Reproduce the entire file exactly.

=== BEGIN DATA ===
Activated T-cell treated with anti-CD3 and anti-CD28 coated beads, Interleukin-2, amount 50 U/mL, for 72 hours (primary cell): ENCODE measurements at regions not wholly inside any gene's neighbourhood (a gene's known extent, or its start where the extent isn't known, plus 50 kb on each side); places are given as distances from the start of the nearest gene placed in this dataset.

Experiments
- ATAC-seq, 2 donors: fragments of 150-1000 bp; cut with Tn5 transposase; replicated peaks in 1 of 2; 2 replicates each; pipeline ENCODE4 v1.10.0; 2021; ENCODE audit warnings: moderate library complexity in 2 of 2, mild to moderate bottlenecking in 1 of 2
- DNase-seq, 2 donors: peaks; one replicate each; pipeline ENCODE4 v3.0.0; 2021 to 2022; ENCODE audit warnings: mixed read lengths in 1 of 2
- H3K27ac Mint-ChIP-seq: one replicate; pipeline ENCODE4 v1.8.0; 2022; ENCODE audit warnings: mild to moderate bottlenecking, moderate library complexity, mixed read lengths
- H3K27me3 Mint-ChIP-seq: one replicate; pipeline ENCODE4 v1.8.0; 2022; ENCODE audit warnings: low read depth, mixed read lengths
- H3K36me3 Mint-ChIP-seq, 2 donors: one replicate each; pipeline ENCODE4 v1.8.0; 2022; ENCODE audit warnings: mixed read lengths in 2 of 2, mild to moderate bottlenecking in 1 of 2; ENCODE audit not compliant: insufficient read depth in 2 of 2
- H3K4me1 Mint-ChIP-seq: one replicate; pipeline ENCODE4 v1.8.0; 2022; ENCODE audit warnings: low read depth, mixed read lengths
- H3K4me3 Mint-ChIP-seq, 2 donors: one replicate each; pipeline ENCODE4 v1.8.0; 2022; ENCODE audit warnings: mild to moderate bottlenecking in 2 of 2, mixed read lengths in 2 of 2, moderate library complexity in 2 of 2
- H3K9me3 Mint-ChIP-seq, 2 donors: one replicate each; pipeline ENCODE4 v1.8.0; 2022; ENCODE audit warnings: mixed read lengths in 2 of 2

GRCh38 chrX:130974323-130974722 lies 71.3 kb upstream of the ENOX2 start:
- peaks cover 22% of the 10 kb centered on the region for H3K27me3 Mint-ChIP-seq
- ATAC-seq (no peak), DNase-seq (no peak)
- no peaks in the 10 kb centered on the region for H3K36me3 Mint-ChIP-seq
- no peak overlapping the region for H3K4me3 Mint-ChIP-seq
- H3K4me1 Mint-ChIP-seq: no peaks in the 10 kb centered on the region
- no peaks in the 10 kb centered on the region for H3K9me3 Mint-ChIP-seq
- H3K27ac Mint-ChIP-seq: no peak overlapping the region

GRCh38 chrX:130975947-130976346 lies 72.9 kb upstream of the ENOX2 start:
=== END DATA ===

Activated T-cell treated with anti-CD3 and anti-CD28 coated beads, Interleukin-2, amount 50 U/mL, for 72 hours (primary cell): ENCODE measurements at regions not wholly inside any gene's neighbourhood (a gene's known extent, or its start where the extent isn't known, plus 50 kb on each side); places are given as distances from the start of the nearest gene placed in this dataset.

Experiments
- ATAC-seq, 2 donors: fragments of 150-1000 bp; cut with Tn5 transposase; replicated peaks in 1 of 2; 2 replicates each; pipeline ENCODE4 v1.10.0; 2021; ENCODE audit warnings: moderate library complexity in 2 of 2, mild to moderate bottlenecking in 1 of 2
- DNase-seq, 2 donors: peaks; one replicate each; pipeline ENCODE4 v3.0.0; 2021 to 2022; ENCODE audit warnings: mixed read lengths in 1 of 2
- H3K27ac Mint-ChIP-seq: one replicate; pipeline ENCODE4 v1.8.0; 2022; ENCODE audit warnings: mild to moderate bottlenecking, moderate library complexity, mixed read lengths
- H3K27me3 Mint-ChIP-seq: one replicate; pipeline ENCODE4 v1.8.0; 2022; ENCODE audit warnings: low read depth, mixed read lengths
- H3K36me3 Mint-ChIP-seq, 2 donors: one replicate each; pipeline ENCODE4 v1.8.0; 2022; ENCODE audit warnings: mixed read lengths in 2 of 2, mild to moderate bottlenecking in 1 of 2; ENCODE audit not compliant: insufficient read depth in 2 of 2
- H3K4me1 Mint-ChIP-seq: one replicate; pipeline ENCODE4 v1.8.0; 2022; ENCODE audit warnings: low read depth, mixed read lengths
- H3K4me3 Mint-ChIP-seq, 2 donors: one replicate each; pipeline ENCODE4 v1.8.0; 2022; ENCODE audit warnings: mild to moderate bottlenecking in 2 of 2, mixed read lengths in 2 of 2, moderate library complexity in 2 of 2
- H3K9me3 Mint-ChIP-seq, 2 donors: one replicate each; pipeline ENCODE4 v1.8.0; 2022; ENCODE audit warnings: mixed read lengths in 2 of 2

GRCh38 chrX:130974323-130974722 lies 71.3 kb upstream of the ENOX2 start:
- peaks cover 22% of the 10 kb centered on the region for H3K27me3 Mint-ChIP-seq
- ATAC-seq (no peak), DNase-seq (no peak)
- no peaks in the 10 kb centered on the region for H3K36me3 Mint-ChIP-seq
- no peak overlapping the region for H3K4me3 Mint-ChIP-seq
- H3K4me1 Mint-ChIP-seq: no peaks in the 10 kb centered on the region
- no peaks in the 10 kb centered on the region for H3K9me3 Mint-ChIP-seq
- H3K27ac Mint-ChIP-seq: no peak overlapping the region

GRCh38 chrX:130975947-130976346 lies 72.9 kb upstream of the ENOX2 start: